As far as SMMEs are concerned, this Jobs Act will protect and support this crucial sector of our economy by ensuring greater flexibility in the labour market through minimum wage exemption for businesses that fall into certain classifications. This will keep the doors open to thousands of small businesses and protect the jobs of hundreds of thousands of employees.

The Act also looks at doing away with all unnecessary red tape that small businesses still have to comply with, as well as the creation of a special forum for dispute resolution specifically for SMMEs.

This Jobs Act will go a long way towards making South Africa not only a far more attractive and safe investment destination, but also a much easier place to start and run a small business.

That, fellow South Africans, is how we start to reform our country. That is how we begin to undo 25 years of ANC government and rebuild South Africa into the modern, prosperous and inclusive nation we all want it to be.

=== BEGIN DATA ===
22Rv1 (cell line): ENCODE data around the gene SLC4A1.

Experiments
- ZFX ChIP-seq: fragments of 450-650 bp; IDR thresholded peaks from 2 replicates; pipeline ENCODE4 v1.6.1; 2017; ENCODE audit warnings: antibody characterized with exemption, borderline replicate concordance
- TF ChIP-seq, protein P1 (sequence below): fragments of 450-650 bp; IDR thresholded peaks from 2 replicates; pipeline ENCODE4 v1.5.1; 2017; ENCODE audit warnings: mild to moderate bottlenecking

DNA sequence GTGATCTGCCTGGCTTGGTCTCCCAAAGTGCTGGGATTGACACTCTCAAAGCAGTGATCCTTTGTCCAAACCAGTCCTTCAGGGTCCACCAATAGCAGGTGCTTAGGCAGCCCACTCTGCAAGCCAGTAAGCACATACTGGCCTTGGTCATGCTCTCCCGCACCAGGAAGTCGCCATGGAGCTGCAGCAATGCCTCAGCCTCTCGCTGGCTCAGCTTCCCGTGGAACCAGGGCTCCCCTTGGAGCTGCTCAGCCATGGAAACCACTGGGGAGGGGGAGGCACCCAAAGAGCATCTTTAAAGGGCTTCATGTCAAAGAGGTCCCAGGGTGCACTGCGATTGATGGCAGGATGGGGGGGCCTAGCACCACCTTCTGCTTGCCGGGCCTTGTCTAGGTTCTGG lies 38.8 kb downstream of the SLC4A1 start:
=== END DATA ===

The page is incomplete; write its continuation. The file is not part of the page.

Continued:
But first we need to put a government in place that is willing to make these calls. A government that looks to the future, not the past. And this is where you come in.

On 8 May, you have one important job to do: Go out and vote for a government that you know will make a difference. Not one that tries to divide us into separate corners. Not one that steals from poor South Africans. Not one that only has plans and policies from a bygone era.

Vote for a government of honest, capable and caring men and women. A government that has already shown it has what it takes to build One South Africa for All.